Most of my favorite films are guilty pleasures. People laugh when I say that one of my five favorite films of all-time is Jaws, which is on one level a big dumb monster picture. However, I can watch it again and again and be dazzled by Steven Spielberg’s showmanship, by the way he transformed camera movement and camera placement. And, incidentally, there are similarities to Henrik Ibsen’s play, ‘Enemy of the People!’ But, my dirty secret is that I am a horror buff. I was weaned on horror, for better or worse, and have spent much of my life trying to determine the damage it did to my adolescent psyche. My conclusion is that it did much - but it might also have saved my life.
Any movies that you wrote a good/bad review of that you’ve since changed your mind about? And you had some notable criticism of 12 Years a Slave and left it off your best of 2013 list. What do you think should have been done to improve the movie?
I can’t say what any filmmaker should do to improve a film. I found 12 Years a Slave bludgeoning, and almost clinical in the way it depicted the horrors of slavery. I know this can come off as if I’m saying slavery was not torture – far from it. I’m simply saying that I felt a kind of zest for degradation on the part of the director. I think that the film, indeed, must be seen, as I think another film which I had reservations about, the Coen Brothers’ Inside Llewyn Davis, should be seen. Everyone should wrestle with these films and come to his or her own conclusions.
I often feel that I’ve gotten things…off in retrospect. The only answer to that is to try to be better. I gave a very mixed review to Woody Allen’s Blue Jasmine. In retrospect, I should probably have been harder on in. Allen borrowed the template of A Streetcar Named Desire. The difference is that Tennessee Williams loved and identified with Blanche DuBois while Allen clearly despises Jasmine, for reasons both political and misogynistic.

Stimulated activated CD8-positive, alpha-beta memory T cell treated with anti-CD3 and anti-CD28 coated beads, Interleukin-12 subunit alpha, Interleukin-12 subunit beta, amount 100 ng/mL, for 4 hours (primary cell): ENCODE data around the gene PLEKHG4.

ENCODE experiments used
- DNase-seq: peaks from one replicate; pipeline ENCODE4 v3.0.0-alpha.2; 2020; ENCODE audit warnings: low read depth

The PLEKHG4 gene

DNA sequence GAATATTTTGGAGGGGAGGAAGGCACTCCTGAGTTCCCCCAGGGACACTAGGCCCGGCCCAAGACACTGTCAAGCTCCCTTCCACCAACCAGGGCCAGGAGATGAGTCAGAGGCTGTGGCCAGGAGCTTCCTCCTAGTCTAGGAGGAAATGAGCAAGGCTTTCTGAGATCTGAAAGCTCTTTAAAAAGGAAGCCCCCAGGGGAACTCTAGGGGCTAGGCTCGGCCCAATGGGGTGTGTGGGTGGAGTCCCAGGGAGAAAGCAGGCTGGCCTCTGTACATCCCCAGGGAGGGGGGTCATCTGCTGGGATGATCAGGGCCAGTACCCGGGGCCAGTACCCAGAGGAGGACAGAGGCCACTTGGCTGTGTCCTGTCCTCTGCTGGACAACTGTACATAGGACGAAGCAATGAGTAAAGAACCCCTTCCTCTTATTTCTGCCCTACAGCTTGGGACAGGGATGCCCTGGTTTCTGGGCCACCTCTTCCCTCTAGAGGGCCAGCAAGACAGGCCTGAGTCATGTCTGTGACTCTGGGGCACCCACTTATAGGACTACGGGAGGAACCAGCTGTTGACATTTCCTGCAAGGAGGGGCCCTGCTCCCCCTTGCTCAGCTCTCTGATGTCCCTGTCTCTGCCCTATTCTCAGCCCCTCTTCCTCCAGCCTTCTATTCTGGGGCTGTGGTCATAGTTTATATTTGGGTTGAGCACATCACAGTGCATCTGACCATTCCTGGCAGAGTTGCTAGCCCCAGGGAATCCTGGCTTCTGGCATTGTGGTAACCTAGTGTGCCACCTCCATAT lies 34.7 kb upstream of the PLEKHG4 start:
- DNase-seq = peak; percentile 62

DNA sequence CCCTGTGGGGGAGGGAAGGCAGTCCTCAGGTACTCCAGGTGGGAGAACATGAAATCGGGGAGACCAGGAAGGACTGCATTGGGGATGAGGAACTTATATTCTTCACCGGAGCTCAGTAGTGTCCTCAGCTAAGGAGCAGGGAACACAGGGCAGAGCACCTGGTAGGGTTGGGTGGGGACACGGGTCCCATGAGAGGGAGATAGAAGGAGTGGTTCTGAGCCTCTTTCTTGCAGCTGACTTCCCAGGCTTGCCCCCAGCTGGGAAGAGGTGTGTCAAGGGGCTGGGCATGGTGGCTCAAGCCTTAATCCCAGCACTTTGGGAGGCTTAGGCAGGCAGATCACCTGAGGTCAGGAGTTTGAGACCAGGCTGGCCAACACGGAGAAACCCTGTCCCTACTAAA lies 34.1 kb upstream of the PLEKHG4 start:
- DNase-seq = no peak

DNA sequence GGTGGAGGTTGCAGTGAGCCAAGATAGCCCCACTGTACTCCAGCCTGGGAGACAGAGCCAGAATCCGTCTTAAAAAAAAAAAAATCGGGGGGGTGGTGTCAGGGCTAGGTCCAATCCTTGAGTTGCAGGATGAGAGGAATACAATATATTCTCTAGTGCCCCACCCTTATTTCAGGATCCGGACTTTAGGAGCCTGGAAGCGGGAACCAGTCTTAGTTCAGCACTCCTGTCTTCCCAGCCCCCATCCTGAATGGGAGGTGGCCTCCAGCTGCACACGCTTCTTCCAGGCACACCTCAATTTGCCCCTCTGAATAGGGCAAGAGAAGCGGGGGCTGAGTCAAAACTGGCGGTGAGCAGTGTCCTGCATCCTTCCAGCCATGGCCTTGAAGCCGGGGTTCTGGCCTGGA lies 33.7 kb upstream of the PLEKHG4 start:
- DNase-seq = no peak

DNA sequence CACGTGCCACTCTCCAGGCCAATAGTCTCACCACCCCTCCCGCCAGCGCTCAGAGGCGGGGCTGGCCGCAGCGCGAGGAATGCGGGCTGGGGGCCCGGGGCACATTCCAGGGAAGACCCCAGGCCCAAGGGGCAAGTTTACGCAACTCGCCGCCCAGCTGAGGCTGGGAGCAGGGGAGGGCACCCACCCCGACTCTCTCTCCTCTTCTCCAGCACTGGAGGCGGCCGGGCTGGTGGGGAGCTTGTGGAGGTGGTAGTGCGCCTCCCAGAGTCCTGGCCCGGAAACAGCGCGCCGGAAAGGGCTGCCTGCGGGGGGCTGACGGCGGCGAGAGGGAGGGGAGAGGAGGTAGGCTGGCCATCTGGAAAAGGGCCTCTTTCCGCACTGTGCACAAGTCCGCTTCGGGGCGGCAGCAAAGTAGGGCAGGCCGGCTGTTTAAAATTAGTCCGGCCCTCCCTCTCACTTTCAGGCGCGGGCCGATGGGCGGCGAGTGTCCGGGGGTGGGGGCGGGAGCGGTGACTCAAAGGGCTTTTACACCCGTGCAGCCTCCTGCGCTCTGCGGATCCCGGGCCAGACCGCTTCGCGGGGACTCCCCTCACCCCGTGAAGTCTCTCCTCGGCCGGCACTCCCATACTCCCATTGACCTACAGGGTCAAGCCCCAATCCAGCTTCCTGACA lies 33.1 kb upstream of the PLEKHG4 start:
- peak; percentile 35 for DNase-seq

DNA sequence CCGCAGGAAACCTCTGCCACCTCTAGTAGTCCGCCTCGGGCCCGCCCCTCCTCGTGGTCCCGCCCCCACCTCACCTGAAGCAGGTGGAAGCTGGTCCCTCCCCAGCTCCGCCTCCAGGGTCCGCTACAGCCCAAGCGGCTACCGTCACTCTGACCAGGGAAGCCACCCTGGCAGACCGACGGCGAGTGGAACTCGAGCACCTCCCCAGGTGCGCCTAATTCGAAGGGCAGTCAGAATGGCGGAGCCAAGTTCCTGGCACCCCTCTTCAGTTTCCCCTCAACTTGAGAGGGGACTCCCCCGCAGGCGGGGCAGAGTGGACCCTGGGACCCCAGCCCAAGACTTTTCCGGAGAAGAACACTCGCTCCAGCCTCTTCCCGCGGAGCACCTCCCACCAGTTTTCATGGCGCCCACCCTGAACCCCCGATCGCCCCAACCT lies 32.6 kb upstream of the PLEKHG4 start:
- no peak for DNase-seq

What’s the biggest positive change/shift/evolution in films since you’ve started reviewing them?
I became a film critic at a low point in American cinema. Large corporations had taken over studios run by often vulgar people but they were movie people. Suddenly, advertising people were being brought into the creative process. The 80s were ghastly teen movie after teen movie. ET ripoff after ET ripoff. There was nothing of what we now call the American independent cinema. With the start of this movement — which I think is written about well, if I may say so myself, in Christine Vachon’s book Shooting to Kill, which I co-wrote — everything changed. Suddenly, film school graduates in New York and Los Angeles found an audience. Great personal filmmakers like Martin Scorsese and Spike Lee were an inspiration. It’s too bad that Sundance has become so award driven, but having a place for independent filmmakers to gather and show their wares to enormous excitement has changed the way filmmakers personal visions are received. And so many of the director’s I love, such as David O. Russell, Steven Soderbergh or Alexander Payne, made the indiest of indie films before being embraced by the mainstream.
Do you have a philosophy of life you could share?
You should work your entire life to explain your own responses to things-in life and in art-to yourself. It’s amazing how little people sometimes examine their responses to things. I’m fortunate that as a critic I am paid to do that and I am always learning interesting things about myself.